Microsoft: We won't sue over future OOXML versions

The software giant has made assurances that a pledge not to sue developers using OOXML will apply to future version of the document format
Written by Suzanne Tindal, Contributor

Microsoft has assured coders that its Open Specification Promise — a pledge that it won't sue developers using OOXML — will apply to future versions of the document format.

Oliver Bell, Microsoft Asia-Pacific regional technology officer, wrote on his blog: "As long as Microsoft participates in the revision process to completion, Microsoft irrevocably commits to apply the OSP [Open Specification Promise] to that future version of IS29500 [the OOXML specification]."

"There were concerns the OSP would only apply to existing file formats," Sarah Bond, Microsoft's platform strategy manager, said.

The Software Freedom Law Center (SFLC) recently warned that patent protections would only cover current, not future, versions of the specification, drawing attention to Microsoft's wording of the OSP: "New versions of previously covered specifications will be separately considered for addition to the list."

Linux Australia president Stewart Smith said Microsoft's announcement has helped to allay fears over one issue that the SLFC raised but did not deal with its biggest concern: that the OSP-covered specifications are not compatible with the General Public License (GPL).

"Can we write software and can we use that code freely?" Smith asked.

Microsoft product manager Gray Knowlton responded to GPL concerns on his blog: "As far as we are concerned, we are happy to extend the OSP to implementers who distribute their code under any copyright licence, including the GPL. The [OSP] FAQ just states what everyone knows and acknowledges: the GPL is a copyright licence that is drafted in a way that leaves many issues (not just those related to patent rights) open to many interpretations. Any particular user or implementer should read the GPL carefully and make their own judgement about what it means and requires in accordance with their own circumstances."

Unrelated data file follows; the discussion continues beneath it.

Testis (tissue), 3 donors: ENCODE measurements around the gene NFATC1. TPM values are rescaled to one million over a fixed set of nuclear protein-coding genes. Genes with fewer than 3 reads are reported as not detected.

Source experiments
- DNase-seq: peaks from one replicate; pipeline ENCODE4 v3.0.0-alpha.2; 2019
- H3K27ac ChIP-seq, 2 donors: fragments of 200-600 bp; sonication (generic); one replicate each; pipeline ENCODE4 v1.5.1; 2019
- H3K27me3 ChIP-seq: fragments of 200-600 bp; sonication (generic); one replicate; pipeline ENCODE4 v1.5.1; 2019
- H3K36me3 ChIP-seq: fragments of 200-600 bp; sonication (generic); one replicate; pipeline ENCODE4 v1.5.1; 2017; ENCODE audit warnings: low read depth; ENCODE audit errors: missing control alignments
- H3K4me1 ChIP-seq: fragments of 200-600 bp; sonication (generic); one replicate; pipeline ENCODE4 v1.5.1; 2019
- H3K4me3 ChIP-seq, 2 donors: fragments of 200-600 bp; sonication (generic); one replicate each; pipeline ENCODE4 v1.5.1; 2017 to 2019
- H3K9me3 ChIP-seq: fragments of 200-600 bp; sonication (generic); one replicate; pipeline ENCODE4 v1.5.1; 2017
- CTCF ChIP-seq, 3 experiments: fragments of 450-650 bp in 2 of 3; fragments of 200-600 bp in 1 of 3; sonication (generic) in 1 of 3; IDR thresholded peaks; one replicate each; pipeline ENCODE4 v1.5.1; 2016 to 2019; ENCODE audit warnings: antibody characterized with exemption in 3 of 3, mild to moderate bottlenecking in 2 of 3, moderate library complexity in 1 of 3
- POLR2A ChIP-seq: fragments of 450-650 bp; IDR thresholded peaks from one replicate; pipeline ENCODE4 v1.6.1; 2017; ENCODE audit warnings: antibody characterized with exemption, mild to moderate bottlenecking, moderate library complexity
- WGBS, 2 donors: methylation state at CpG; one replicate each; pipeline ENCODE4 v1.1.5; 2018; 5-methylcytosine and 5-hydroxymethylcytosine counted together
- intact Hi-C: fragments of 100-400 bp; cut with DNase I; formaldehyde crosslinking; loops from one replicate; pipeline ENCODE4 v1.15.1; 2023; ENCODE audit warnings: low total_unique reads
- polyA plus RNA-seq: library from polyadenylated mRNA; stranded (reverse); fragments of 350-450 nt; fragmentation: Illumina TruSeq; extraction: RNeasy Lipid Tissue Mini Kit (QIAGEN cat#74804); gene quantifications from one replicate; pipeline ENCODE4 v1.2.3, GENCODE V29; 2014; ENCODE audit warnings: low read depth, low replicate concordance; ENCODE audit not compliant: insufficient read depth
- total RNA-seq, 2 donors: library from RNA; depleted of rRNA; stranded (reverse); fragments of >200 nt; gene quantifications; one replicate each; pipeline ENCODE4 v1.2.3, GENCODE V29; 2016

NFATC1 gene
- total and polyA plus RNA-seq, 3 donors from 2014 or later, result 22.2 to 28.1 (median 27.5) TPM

The wording also left open the issue of whether, if Microsoft no longer wanted to use the standard in the future, developers could still use it, Linux Australia's Smith said. "You could see why Microsoft would limit it to versions they participate in," he said. "What would happen if Microsoft decided to stop participating and other people continued?"

Microsoft's Bond said there is a lot of caution in the community but that Microsoft would embrace recommendations. "[Interoperability is] a requirement across the industry," she said, saying it is in Microsoft's interests to promote it. "To not do so would be damaging," she continued.

The experiences the developers and Microsoft have together in open-source laboratories and projects — Microsoft is setting up support forums and laboratories manned with software experts to make sure third-party implementations of its intellectual property are achieving the best results — will move towards easing the caution, she said.

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